Then CDU Chairman Armin Lashet, for whom Merkel personally campaigns, took the lead in the polls. Lashet is considered her successor. But he also fell into scandal - on a trip to flooded areas of the country, he laughed in the background when German President Frank-Walter Steinmeier uttered words of support and expressed condolences.
These personnel caused indignation among the Germans. Amid the misses of competitors, Finance Minister Olaf Scholz, representing the SPD, strengthened his position. However, he clearly lacks either support "on earth" or resources for full leadership of his candidacy and political strength.
Apparently, the intrigue will be until the very end, but so far it is the SPD that is most likely to win the elections. According to recent polls, the SPD rating is at 25%. It began to grow at the end of July, and in August equaled the CDU/CSU rating and even exceeded it.
Crucially, the SPD adheres to pro-European positions in its policy, including in a geopolitical context. Just what Merkel was reproached for - which seemed to be pro-European, and on the other hand often went in the fairway of the policies of her American partners. But with one major exception - Nord Stream-2.
Armin Lachet is Angela Merkel's successor and protégé, but he is unlikely to take her place
Whoever won the election except for the Greens, there will be no revision of the project, it is completed and extremely beneficial to European consumers. So in this regard, the point of no return has already been passed.
According to the latest polls, the CDU/CSU bloc has 19% of the vote. The rating of the block from February 2021 began to decline intensively (at the end of January 2021 it was 36%). Many Germans are unhappy with how the authorities are coping with the consequences of the powerful floods that covered parts of the country this summer. In the event of a landslide victory, you can not expect that policy towards Russia will change much. Unless the general trend towards policy subjectivity is realized.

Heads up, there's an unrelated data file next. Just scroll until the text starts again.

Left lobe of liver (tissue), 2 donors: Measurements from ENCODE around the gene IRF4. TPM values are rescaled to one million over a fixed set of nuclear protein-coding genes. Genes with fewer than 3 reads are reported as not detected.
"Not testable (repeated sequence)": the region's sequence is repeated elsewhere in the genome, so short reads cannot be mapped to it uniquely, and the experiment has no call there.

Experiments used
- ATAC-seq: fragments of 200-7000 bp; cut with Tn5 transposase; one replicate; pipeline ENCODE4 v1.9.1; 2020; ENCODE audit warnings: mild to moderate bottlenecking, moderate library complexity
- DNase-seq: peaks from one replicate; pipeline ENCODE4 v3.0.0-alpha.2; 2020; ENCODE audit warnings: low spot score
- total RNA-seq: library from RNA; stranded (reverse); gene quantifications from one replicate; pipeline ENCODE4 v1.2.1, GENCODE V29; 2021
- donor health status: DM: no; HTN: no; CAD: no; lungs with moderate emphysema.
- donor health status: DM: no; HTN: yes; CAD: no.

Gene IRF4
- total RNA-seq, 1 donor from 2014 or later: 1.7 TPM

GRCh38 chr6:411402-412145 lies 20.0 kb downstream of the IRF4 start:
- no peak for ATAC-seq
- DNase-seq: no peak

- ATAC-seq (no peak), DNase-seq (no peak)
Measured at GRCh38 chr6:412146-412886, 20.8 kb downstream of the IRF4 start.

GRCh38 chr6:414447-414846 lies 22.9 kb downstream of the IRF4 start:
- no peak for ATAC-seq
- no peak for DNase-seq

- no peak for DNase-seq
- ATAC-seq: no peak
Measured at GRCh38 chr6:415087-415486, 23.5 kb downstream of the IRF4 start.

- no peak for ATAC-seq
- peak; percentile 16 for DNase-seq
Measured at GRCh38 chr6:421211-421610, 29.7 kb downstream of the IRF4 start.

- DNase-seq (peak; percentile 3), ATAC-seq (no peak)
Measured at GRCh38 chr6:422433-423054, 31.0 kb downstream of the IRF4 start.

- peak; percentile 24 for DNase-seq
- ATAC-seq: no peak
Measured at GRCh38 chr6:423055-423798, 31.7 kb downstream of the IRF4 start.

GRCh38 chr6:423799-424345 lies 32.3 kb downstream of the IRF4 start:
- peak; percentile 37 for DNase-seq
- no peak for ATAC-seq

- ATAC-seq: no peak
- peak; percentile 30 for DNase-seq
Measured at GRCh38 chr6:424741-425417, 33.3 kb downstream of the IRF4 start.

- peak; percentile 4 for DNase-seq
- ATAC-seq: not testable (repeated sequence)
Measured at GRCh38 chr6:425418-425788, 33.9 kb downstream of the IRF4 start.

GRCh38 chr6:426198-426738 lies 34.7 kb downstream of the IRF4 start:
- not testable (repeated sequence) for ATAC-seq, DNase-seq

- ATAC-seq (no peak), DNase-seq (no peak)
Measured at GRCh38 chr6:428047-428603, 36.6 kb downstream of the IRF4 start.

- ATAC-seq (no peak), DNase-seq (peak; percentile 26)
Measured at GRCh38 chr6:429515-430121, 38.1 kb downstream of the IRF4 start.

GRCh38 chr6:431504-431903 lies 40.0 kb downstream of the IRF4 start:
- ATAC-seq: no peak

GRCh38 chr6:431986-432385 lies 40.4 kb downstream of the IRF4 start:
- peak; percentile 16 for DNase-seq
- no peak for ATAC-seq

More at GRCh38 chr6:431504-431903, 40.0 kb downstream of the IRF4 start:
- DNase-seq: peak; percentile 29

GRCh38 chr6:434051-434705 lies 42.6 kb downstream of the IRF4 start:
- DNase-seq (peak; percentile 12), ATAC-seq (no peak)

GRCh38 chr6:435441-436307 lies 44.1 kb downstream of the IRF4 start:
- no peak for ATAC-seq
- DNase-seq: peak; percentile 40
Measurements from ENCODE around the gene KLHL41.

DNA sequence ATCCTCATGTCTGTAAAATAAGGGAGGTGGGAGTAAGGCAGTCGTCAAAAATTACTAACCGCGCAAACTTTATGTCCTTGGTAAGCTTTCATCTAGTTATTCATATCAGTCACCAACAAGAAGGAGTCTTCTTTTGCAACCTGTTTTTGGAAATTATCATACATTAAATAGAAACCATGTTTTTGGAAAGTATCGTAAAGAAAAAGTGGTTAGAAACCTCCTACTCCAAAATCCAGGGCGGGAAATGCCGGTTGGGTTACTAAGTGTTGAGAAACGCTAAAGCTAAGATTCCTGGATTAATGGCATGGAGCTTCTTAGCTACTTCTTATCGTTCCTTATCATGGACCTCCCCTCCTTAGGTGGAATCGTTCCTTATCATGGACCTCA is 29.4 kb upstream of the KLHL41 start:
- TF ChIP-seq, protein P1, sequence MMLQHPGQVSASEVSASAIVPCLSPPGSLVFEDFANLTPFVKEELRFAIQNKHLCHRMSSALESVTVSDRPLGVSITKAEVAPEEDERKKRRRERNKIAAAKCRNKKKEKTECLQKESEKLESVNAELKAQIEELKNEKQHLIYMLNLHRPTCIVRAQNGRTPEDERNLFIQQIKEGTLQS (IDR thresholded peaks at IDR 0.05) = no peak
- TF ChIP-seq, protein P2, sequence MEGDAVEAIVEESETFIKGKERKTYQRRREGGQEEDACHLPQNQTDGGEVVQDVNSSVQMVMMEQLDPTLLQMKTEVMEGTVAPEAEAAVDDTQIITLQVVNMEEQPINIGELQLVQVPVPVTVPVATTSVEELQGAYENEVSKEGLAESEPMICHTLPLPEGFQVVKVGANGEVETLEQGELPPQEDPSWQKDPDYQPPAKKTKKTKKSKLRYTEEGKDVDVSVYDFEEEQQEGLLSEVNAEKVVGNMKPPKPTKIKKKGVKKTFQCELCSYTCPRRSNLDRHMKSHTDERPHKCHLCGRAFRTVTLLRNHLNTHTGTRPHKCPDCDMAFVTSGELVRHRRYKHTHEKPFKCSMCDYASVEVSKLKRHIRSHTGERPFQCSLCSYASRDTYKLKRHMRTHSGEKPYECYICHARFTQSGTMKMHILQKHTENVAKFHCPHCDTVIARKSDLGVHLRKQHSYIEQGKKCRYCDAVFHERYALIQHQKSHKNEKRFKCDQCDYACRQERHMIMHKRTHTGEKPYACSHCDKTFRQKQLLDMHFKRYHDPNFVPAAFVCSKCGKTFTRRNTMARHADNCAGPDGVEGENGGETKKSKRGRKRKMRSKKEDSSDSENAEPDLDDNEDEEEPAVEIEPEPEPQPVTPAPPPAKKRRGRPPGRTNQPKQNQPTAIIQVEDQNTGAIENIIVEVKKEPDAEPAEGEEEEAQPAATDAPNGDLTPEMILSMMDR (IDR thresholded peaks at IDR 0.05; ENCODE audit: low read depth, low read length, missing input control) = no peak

Globalist-oriented "Greens" now in the polls can get up to 17% of the vote. They are in favor of tightening policy towards Russia, if not for its complete revision in the direction of the degradation of bilateral contacts. However, they will have to block, but in any case their voice will sound and will be important with key votes.
They can conditionally be considered the main conductors of American policy towards Russia. True, this policy itself is gradually changing due to a reorientation to China.
Olaf Scholz is one of the leaders of the SPD and one of the main candidates for the post of chancellor
Among other political forces, the Free Democratic Party is a liberal party that advocates low taxes, reduced bureaucracy, individual freedoms and human rights. The candidate for chancellor from the party is Christian Lindner. According to polls, their rating is 13% of the vote, but with a high degree of probability, several percent of three majors will bite off it.
What to expect?
Summarizing, a coalition government will most likely be formed with the dominance of the SPD, where the CDU will be in second place and the three leaders of the Greens will be closed. Depending on the political situation, they will support either the CDU or the SPD.
In relations with the Russian Federation, the defining trend should be the normalization of political contacts while maintaining and deepening bilateral economic projects.
In addition, none of the parties, except the Greens, advocates continued active support for Ukraine and the Baltic countries - the main geopolitical pain on the European flank of the Russian Federation. Support for the pro-American government in Kiev will decline.
This means refusing to further expand the European Union, and trying to level the voices of Poland and the Baltic countries in the common European choir. After Merkel, German, and, more broadly, European politics will unfold "inward," and not left at all. And all this happens against the backdrop of the collapse of the US political and military presence around the world, not counting the APR. The focus on the United States will decline, as will the role of NATO in the pan-European security system.
And this means new prospects for ideas such as, for example, the pan-European army, strengthening energy security and, possibly, new approaches to solving the migration crisis. Is it beneficial for Russia? It is beneficial for Russia to remain in power, albeit not friendly, but pragmatic forces. So far, everything is going to be that way.